Radio link budget, is a calculation of the maximum allowable path loss between a transmitter and receiver in a wireless communication system.
It takes into account the transmit power, antenna gain, cable losses, free space path loss, and receiver sensitivity to determine the maximum distance that can be covered by a wireless link.
Here are the steps to calculate the radio link budget:
- Determine the transmit power: This is the power level at which the transmitter sends signals. It depends on the modulation scheme, data rate, and the range of the wireless link.
- Calculate the antenna gain: Antenna gain is the measure of how much the antenna can concentrate or focus the signal in a particular direction. It depends on the type and design of the antenna.
- Determine the cable losses: The cable losses are the losses that occur in the transmission line between the transmitter and antenna due to impedance mismatch, attenuation, and other factors.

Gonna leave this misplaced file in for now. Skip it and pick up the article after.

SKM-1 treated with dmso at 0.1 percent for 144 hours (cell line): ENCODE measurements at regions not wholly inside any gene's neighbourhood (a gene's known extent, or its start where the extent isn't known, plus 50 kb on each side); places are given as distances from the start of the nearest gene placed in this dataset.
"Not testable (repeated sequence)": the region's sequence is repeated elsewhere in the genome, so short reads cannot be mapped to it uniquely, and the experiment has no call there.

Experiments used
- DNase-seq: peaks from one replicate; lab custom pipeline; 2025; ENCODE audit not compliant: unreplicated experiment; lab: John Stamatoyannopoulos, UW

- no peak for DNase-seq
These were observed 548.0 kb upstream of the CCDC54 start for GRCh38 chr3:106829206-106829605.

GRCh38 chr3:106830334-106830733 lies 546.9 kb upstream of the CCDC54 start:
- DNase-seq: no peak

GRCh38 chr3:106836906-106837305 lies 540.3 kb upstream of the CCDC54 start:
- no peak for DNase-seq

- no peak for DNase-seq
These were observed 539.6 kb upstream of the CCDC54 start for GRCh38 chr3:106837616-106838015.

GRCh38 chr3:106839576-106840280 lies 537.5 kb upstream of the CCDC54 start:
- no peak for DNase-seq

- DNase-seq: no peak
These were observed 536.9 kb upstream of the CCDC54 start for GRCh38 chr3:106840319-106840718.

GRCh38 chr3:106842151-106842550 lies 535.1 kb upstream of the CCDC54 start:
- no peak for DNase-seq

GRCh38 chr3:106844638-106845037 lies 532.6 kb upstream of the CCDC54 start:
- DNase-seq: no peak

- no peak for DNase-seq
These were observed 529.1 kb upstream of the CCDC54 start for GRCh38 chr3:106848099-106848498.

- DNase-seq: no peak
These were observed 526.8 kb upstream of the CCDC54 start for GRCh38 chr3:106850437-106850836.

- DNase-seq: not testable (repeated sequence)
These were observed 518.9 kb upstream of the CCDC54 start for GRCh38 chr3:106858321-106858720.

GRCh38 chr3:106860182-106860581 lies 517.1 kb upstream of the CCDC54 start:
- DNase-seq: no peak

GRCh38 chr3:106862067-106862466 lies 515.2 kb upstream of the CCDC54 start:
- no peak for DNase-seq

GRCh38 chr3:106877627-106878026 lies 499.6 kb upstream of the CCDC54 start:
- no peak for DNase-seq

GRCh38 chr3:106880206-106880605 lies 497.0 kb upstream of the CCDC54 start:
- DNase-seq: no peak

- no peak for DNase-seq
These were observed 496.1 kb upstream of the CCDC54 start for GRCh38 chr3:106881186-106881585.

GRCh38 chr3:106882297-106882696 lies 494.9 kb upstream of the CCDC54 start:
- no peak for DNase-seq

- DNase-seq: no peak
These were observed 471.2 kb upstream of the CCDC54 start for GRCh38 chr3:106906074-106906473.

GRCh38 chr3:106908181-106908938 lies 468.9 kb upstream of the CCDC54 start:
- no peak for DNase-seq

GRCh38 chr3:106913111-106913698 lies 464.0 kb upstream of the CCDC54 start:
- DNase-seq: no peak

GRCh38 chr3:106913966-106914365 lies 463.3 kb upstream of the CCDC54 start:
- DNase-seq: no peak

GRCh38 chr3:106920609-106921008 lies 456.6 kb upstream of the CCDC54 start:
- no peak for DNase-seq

- Calculate the free space path loss: This is the loss that occurs due to the spreading of the signal as it travels through the air. It depends on the frequency of the signal, the distance between the transmitter and receiver, and the environment.
- Determine the receiver sensitivity: This is the minimum power level that the receiver can detect and still recover the signal. It depends on the modulation scheme and data rate.
- Calculate: The link budget is the sum of all the gains and losses in the system. It is calculated as follows:
Link budget = transmit power + antenna gain – cable losses – free space path loss – receiver sensitivity
Once the link budget is calculated, you can determine the maximum distance that can be covered by the wireless link.
If the calculated path loss is less than the link budget, the wireless link should work.
If the calculated path loss is greater than the link budget, then the wireless link will not work.
Training for radio link budget calculation involves understanding the concepts of wireless communication, modulation schemes, antenna designs, cable losses, free space path loss, and receiver sensitivity.
It also involves hands-on experience with radio frequency (RF) equipment, such as spectrum analysers, network analysers, and RF power meters, to measure and analyse the RF signals in a wireless communication system.